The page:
The oil and gas industry as well as importers of raw materials, whose prices will keep inflation high, will be affected by the depreciation of the rupee.

Exporters will benefit, but since foreign importers are sophisticated and would demand a fair share, exporters may have to provide them with some of the benefits.

Companies with external debt will be the hardest hit as rising interest rates and a stronger rupee will increase their debts.

The Indian rupee has lost 5% in value against the dollar so far in calendar year 2022, and so far in fiscal year 23 by 3.2%. Yes Bank added that USDINR was down 2.0% in the previous three months and 6.9% in the previous year.

In our view, the main obstacle to growth would be domestic demand, which could continue to be hampered by weak wage growth, low levels of job creation and the continued use of contract labour. All of these factors would be compounded by an increase in food inflation, which would limit consumers’ discretionary spending. Our FY23 growth forecast is 7.0%, but there is downside risk. A Yes Bank report said

Is the Indian rupee stable?

rupee

  • The Indian rupee hit an all-time low against the US dollar at 78.29. Yet overall, it is a stable currency that steadily loses value to account for historically high inflation in the economy.
  • A larger current account deficit and portfolio outflows by FIIs are to blame for the recent devaluation of the Indian Rupee. The difference between the amount coming from exports and coming out from imports is known as the current account deficit (CAD).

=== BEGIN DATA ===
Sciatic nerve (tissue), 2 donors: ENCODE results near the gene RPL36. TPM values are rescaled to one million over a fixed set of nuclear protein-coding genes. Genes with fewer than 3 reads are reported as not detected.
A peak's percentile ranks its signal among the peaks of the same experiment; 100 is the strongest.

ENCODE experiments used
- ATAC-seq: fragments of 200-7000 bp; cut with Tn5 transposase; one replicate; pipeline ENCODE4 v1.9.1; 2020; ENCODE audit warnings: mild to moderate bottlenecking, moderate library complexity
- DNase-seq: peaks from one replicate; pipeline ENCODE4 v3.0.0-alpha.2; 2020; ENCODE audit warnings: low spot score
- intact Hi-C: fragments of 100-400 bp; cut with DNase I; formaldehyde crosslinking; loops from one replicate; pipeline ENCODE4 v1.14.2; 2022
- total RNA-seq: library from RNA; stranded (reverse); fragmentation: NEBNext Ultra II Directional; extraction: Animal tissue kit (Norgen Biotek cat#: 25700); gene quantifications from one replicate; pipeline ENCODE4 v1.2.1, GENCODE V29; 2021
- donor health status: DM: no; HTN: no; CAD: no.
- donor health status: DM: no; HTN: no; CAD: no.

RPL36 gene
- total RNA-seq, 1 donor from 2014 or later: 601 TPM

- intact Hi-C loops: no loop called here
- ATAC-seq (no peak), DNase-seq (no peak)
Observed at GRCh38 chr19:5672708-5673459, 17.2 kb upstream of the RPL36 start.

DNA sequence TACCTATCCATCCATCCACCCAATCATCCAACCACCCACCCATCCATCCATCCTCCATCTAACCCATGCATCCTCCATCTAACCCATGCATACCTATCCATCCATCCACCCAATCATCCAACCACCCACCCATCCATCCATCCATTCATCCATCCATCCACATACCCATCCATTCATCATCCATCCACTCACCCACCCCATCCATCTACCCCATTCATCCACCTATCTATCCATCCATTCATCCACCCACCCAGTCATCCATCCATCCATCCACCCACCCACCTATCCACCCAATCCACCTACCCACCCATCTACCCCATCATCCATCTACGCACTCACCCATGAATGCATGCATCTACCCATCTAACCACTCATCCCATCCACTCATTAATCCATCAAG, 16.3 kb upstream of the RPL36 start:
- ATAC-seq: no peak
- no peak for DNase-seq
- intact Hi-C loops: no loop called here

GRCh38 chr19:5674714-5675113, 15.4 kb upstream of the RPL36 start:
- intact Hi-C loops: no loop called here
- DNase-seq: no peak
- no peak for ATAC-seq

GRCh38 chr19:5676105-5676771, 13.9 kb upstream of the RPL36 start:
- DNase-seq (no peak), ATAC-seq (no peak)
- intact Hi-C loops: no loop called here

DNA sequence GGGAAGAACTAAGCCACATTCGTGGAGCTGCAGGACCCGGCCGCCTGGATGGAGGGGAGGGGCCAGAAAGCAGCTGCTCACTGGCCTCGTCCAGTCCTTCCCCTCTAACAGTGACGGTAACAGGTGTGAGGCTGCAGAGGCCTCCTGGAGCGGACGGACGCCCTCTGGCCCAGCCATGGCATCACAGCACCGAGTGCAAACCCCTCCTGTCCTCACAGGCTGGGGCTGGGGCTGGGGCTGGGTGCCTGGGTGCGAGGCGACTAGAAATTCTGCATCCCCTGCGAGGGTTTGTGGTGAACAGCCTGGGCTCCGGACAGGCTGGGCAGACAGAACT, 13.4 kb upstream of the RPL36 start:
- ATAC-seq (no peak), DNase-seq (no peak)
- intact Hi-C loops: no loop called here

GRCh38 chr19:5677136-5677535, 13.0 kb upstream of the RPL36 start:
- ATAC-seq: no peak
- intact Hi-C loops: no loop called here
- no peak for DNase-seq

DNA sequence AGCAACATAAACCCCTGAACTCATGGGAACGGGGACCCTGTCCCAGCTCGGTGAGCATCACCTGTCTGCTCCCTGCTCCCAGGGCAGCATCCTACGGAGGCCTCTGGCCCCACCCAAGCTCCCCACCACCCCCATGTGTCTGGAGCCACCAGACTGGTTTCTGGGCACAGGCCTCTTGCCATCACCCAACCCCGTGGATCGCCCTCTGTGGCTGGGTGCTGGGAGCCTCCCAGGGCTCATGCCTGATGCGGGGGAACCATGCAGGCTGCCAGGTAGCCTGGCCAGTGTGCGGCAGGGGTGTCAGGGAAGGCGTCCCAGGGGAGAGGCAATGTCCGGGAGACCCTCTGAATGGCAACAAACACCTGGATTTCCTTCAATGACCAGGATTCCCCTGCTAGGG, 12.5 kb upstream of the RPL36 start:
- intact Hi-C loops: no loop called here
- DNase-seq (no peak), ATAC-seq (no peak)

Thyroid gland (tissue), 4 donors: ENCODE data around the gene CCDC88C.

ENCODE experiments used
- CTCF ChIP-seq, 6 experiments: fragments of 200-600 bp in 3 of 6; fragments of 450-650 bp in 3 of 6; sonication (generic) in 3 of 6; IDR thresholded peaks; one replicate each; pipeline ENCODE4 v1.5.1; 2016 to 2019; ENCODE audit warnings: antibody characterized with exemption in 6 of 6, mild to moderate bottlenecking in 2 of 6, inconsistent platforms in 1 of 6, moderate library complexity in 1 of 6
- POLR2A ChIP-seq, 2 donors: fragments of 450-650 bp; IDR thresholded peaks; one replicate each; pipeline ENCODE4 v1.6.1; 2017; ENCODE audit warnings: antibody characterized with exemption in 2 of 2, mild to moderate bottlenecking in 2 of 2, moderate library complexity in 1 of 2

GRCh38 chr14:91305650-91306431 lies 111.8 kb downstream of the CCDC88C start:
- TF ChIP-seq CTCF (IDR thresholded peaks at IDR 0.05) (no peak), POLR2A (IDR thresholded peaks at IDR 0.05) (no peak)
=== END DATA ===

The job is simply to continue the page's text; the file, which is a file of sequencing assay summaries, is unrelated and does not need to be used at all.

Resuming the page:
• Due to rising cost of importing commodities such as gold, oil and other raw materials, India’s current account deficit is expected to widen in FY2022 to reach 3% of GDP. However, the RBI governor is quite confident that India will weather this storm with relative calm thanks to its strong foreign reserve position ($601 billion last week).
  • Continued strength in IT services and other remittances contributed significantly to the CAD decline. Being one of the economies with the fastest growing rates, India is probably one of the favorite places for FII and FDI investments.
  • However, after the current global turmoil subsides and most central banks work to repair their economies, the Rupee is expected to be relatively stable for longer than the next six months.
  • Ask the citizens of Venezuela, Pakistan, Sri Lanka, Turkey, Iran and a host of other countries in South Asia and Europe. High inflation, debt and currency volatility are a toxic mix. Optimizing interest rates, inflation, GDP growth, employment, liquidity and exchange rates is one of the most crucial responsibilities of a central bank.

Edited by Prakriti Arora